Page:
Is charging stations at petrol/diesel pumps possible?
Kapil Shelke, CEO and Founder of Tork says due to the time constraints currently in charging electric vehicles he says it does not make sense to setup electric charging points at current petrol and diesel pumps in India. “People today would have to wait for over half an hour to charge their vehicles at petrol and diesel pumps creating huge queues and congestion. If the charging stations can reduce the time to even 15 minutes it would make sense to set it up there,” he said.
Babu however says charge stations can be set up at regular petrol and diesel pumps. “In fact, we are in talks with several organisations with deal in fossil fuels at present, exploring suitable business models for them based on EV charging... The cost structure is the same for setting up a fast charging set up at existing fuel pumps or any other location,” he adds.
“At present such set ups are being approved by PESO (Petroleum and Explosives Safety Organisation) on a case to case basis. These have to adhere to PESO guidelines like distance from fuel dispensing unit, nearness to the exit etc,” Babu said.
As a result electric vehicle companies in India are promoting for setting up charging facilities in public areas such as car parks, commercial complexes and even in the parking spaces of buildings.
“Other locations like mall parking lots, restaurant parking lots or parking lots of commercial organisations can also prove to be ideal. People park their vehicles for longer durations making it very easy for them to charge while they spend time at the venue,” Babu said.
The normal charging station which can be used at homes also costs much cheaper. Shelke says the normal plug charger that can be used in homes costs around Rs 35,000.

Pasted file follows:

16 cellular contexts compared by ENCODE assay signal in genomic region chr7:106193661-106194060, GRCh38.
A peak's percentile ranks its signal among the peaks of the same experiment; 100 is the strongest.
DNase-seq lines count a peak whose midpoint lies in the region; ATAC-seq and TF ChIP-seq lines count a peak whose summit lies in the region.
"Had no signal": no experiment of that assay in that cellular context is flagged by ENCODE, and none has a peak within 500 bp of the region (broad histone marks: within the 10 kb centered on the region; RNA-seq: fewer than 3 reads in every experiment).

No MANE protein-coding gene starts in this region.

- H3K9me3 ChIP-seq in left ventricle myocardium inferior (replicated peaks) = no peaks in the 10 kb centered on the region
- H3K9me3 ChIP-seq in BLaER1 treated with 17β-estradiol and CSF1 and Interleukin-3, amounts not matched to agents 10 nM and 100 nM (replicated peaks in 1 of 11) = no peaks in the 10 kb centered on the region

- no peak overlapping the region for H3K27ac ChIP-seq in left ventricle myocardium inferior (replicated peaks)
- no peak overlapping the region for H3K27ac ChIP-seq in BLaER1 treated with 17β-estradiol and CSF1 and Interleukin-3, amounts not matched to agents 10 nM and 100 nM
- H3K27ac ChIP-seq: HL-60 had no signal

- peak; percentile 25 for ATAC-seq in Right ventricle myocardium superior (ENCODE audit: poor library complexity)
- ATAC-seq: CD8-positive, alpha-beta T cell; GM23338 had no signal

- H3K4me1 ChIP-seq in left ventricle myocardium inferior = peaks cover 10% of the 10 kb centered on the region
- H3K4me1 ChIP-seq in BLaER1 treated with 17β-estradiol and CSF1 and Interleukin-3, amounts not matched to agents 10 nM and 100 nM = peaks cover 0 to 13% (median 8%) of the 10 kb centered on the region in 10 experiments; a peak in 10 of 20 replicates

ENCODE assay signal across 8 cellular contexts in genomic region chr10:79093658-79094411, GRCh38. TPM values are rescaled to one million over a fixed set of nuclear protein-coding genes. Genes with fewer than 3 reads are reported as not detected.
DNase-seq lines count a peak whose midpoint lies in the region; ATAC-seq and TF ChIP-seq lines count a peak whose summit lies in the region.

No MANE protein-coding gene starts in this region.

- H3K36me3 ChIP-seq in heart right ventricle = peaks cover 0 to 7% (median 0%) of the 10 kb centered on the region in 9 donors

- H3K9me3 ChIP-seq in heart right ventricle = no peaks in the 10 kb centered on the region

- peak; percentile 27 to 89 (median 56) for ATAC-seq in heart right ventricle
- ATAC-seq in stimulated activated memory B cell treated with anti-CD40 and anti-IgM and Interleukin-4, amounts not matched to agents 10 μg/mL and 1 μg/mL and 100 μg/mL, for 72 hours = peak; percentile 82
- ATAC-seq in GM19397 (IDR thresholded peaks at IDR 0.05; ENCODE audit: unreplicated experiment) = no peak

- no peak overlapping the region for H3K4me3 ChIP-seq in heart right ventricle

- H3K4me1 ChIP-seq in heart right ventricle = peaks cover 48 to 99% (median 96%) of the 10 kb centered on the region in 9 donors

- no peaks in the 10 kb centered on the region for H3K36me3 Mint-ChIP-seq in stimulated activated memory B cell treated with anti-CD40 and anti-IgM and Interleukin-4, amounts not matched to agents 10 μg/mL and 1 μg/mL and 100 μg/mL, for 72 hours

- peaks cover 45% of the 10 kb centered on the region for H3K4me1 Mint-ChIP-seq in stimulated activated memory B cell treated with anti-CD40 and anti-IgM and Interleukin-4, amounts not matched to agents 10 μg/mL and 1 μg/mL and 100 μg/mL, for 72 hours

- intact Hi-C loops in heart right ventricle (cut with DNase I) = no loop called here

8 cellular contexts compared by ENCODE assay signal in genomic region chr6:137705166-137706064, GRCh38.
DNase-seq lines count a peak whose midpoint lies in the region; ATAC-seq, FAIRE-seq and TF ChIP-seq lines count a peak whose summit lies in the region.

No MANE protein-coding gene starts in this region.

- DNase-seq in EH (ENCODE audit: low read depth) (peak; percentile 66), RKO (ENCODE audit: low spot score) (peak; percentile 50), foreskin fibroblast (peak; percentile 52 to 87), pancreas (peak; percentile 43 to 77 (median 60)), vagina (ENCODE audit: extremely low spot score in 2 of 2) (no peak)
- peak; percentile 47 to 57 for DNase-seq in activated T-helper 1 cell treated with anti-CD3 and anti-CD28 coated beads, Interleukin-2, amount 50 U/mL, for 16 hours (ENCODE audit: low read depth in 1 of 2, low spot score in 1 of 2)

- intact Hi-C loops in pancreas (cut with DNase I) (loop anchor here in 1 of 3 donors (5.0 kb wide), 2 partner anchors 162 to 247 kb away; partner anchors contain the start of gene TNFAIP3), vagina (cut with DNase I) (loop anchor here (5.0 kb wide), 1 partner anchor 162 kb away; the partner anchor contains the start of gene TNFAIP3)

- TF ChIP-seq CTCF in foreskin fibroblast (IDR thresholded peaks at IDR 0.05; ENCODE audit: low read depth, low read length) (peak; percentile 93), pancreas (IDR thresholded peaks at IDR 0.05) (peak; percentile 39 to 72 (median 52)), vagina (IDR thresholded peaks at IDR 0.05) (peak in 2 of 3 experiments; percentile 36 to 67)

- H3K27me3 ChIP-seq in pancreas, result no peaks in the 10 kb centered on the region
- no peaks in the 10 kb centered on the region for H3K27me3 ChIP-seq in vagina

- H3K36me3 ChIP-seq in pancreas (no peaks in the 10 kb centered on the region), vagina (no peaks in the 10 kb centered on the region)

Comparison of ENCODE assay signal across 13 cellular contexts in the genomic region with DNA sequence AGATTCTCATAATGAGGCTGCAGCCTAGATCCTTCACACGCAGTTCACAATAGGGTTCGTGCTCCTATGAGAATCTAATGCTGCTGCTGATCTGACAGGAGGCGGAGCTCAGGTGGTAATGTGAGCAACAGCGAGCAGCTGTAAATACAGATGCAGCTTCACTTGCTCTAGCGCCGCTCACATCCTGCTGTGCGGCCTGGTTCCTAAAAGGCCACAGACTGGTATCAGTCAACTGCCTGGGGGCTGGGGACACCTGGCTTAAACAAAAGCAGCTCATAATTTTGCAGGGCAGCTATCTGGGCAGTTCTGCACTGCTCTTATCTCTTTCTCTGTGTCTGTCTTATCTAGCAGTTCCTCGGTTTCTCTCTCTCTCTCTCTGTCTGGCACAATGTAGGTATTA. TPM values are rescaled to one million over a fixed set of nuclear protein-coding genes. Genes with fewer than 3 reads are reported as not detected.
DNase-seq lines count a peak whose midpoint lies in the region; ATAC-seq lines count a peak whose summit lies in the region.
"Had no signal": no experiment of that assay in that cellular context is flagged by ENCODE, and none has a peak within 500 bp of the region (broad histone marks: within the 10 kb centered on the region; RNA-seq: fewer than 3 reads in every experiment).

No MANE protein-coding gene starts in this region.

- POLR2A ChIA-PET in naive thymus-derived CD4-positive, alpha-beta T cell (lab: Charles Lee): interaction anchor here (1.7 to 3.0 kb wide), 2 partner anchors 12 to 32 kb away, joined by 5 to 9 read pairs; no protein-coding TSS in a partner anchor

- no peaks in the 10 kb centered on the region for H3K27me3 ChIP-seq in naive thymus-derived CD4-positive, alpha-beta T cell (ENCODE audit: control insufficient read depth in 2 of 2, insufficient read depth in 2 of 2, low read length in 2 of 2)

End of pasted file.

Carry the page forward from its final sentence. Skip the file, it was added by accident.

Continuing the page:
The problem about this is that in cities such as Mumbai where people live in flats, it is impossible for people to charge their electric cars unless their parking space has a charging port.
Public private partnership
However, the government seems to be tying up with private companies for setting up electric vehicle infrastructure in India. For instance, the 50 fast charging stations set up by Mahindra Electric across Bengaluru, Delhi and Nagpur has been installed in association with the government and fleet partners such as Ola cabs and Lithium.
Babu says, “To develop this network further, support from the government will be of utmost importance. Promoting public private partnership in this regard will bring together all the necessary stakeholders to get the right momentum in place.”
Even PSU company NTPC recently announced that it is ready to venture into the business of installing charging stations for electric cars in several cities in India.
With regards to the issue of different charging plugs by different electric vehicle manufacturers, many of the companies seem to working at creating standardised charging plugs and mechanisms.
“At Mahindra Electric, we have developed charging units based on all global protocols. We are also a steering member in the CHARIn committee in Europe, which works towards developing and establishing the Combined Charging System (CCS) as the standard for charging battery-powered electric vehicles of all kinds. We also work closely with the Government of India through SIAM and have been actively participating in developing the Bharat Standard for charging which will cater to both low and high voltage charging systems in India,” Babu said.
Similarly, Shelke said that they are following government guidelines in setting up charging plugs and mechanisms. “The ARAI (Automotive Research Association of India) and Niti Aayog has set up guidelines for charging facilities of electrical vehicles in India and we are following that,” he said.
While the target of 2030 seems a bit too ambitiousm, electric vehicle manufacturers seem to be positive.
“This is a commendable vision articulated by the government. World over, several studies are predicting a rapid disruption in mobility from the current model of personal fossil fuel based mobility to an electric, connected and shared model. And this shift is expected to become a reality within a decade or so,” Babu said.